Blue Ocean Institute

Jun 24th


A few years ago, Dr. Cheung [a professor at the University of British Columbia Fisheries Centre] and his scientific colleagues asked “is climate change affecting global fisheries catches?”

For more than a decade, scientists have been saying that global warming will cause many marine fish and invertebrate species to move to higher latitudes; tropical fish will move to temperate waters and temperate fish will move to arctic regions. Consequently, the species composition of fisheries catches will change ̶  Warm-water species will replace cool-water species. Except in the tropics, of course, because tropical areas already contain the hottest-adapted species. In this region as temperatures become too warm for many species, the number of species present in fisheries catches will likely decline.

Scientists have already shown that rising ocean temperatures have affected fish distributions and fisheries catches in some regions, like the North Sea  and Northeastern U.S. But Dr. Cheung and his colleagues wanted to know if large-scale, global  fisheries changes have occurred.

To test this, they took a very unique approach. They analyzed the composition of fisheries catches overtime in terms of “Mean Temperature of the Catch” – which is really the mean temperature preference of all species in the catch. An increase in the Mean Temperature of the Catch would indicate an increase in the amount of warm-water species in the catch and/or a decrease in the amount of cool-water species.

First the scientists gathered fisheries catch information and determined the temperature preference of each species in the catch [they evaluated 990 species in total]. Then they calculated the Mean Temperature of the Catch for 52 large marine ecosystems for the years 1970 to 2006. Finally they examined the relationship between rising ocean temperatures and changes in the Mean Temperature of the Catch using a computer model.

The scientists found  that as ocean temperatures have risen the Mean Temperature of the Catch has increased. It has increased at a rate of 0.23 ᴼC per decade in non-tropical regions. This means warm-water species have indeed been replacing cool-water species in fisheries catches!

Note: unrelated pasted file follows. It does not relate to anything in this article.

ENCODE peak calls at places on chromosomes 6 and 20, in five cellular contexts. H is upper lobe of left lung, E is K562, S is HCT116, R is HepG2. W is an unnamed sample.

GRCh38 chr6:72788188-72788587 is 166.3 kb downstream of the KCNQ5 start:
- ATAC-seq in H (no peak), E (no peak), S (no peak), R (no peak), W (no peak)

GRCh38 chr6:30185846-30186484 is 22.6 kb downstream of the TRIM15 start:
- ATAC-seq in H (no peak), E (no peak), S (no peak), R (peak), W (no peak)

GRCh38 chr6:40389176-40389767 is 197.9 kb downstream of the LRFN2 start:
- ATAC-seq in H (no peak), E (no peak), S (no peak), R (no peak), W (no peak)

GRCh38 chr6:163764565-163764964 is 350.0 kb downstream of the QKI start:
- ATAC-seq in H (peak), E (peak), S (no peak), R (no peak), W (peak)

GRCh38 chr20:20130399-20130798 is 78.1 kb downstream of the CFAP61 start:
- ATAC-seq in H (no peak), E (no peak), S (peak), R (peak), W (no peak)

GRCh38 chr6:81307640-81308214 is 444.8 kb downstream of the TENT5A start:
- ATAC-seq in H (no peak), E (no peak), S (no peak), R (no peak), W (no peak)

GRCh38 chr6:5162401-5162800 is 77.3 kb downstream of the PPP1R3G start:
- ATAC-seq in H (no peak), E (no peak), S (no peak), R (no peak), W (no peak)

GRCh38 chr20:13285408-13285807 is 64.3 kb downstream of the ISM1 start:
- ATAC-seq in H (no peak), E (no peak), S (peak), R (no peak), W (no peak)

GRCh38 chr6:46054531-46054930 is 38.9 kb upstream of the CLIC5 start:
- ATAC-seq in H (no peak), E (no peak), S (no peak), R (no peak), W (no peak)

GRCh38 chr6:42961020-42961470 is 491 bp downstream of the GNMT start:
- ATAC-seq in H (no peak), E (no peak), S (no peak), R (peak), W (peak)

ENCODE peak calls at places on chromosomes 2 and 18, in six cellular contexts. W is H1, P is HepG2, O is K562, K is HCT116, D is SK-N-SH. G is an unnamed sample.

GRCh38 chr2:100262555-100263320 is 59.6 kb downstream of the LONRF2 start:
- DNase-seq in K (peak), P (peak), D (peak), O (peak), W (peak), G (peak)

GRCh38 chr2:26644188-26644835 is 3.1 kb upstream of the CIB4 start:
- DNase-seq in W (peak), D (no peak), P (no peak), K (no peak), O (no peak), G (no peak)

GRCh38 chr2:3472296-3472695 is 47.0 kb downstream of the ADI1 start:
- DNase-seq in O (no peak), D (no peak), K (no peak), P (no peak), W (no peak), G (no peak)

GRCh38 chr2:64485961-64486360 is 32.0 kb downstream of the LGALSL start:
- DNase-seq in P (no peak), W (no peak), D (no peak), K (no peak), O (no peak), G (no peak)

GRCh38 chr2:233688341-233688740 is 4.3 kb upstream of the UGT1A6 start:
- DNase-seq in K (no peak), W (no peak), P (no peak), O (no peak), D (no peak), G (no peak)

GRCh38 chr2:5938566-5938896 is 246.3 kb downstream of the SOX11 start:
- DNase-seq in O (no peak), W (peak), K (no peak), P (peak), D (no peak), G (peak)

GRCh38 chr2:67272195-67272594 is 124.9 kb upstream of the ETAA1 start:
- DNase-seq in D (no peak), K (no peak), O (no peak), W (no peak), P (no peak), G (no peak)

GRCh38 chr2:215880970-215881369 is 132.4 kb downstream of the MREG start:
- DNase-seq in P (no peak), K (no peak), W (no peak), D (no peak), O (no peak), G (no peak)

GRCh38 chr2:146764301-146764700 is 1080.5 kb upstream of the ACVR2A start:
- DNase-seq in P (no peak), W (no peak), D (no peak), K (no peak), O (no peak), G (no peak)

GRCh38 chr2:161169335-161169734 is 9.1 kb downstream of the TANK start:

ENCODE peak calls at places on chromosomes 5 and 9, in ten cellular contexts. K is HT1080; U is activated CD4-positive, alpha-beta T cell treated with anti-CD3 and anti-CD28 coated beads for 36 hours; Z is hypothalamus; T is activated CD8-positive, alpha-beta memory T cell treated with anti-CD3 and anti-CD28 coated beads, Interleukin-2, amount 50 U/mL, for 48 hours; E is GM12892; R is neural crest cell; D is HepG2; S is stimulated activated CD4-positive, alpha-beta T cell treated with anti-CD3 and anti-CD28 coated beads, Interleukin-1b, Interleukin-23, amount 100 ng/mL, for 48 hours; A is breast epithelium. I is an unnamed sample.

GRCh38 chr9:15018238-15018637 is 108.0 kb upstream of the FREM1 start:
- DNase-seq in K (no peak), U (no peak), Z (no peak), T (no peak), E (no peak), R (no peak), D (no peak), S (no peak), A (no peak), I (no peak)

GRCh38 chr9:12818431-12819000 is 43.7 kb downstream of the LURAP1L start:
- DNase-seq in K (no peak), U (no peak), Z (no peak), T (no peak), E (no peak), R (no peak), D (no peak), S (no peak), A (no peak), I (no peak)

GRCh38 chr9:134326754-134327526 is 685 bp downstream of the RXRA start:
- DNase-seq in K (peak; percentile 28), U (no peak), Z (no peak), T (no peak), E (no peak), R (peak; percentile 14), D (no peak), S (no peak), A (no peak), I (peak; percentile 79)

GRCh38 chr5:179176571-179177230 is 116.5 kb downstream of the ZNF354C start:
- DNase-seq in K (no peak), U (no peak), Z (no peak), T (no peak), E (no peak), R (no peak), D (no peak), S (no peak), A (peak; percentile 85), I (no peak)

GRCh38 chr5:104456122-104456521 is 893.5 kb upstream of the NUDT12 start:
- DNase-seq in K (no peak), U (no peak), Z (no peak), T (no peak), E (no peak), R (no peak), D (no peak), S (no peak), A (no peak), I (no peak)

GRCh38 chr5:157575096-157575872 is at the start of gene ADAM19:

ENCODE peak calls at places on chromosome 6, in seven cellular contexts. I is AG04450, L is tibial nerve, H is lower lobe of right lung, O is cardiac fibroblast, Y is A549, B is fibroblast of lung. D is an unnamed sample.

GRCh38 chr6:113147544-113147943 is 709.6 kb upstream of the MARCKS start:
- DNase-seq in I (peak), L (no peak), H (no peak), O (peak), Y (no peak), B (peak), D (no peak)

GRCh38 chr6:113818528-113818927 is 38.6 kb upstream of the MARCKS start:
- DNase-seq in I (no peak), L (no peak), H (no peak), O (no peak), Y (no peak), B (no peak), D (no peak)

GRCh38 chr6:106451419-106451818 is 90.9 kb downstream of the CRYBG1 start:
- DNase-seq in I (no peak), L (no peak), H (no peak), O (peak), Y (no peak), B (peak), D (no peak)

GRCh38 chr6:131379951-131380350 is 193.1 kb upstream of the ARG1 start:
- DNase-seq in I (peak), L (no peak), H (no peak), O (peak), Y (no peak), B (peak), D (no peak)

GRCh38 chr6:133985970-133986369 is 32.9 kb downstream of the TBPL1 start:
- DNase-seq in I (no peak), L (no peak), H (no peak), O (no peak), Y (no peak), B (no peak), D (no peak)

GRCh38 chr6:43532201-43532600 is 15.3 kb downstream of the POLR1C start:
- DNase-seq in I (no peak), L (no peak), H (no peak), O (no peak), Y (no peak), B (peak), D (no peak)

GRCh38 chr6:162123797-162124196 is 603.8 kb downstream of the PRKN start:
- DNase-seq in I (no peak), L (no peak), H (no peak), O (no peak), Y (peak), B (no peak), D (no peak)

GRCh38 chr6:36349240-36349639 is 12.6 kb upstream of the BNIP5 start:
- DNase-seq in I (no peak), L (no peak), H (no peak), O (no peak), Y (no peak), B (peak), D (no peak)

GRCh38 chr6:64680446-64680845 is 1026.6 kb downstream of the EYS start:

In tropical regions, the Mean Temperature of the Catch initially increased between 1970 and 1980 [likely due to a decline in sub-tropical species in the catch]. But after 1980 the Mean Temperature of the Catch has remained the same. This suggests that tropical areas have already become too warm for all but the hottest-adapted species.

Schematic of changes in global fisheries catches overtime as ocean temperatures rise. Credit: Pew Ocean Science Division of The Pew Charitable Trusts

This has major implications for the world’s fisheries. It shows that over the last four decades rising ocean temperatures have already significantly affected global fisheries. And in the future fishermen and seafood consumers can expect to see even more warm-water species and less traditional cool-water species, like cod and haddock, in their nets and on their dinner plates.

The scientists’ findings also suggest that tropical fisheries are in real trouble. If ocean temperatures continue to rise, catches in tropical regions may decline, if they haven’t already. This is a major concern for the many developing nations found in tropical regions that rely on fisheries for jobs, revenue, and food.

Global warming’s effects on our fisheries is not a problem of the future; it is a problem NOW! We must start creating adaptation plans to deal with changing fisheries, particularly for vulnerable nations in tropical regions.

To learn more about how climate change affects our oceans please visit our Climate Change page.


Elizabeth Brown is a research scientist at Blue Ocean Institute.

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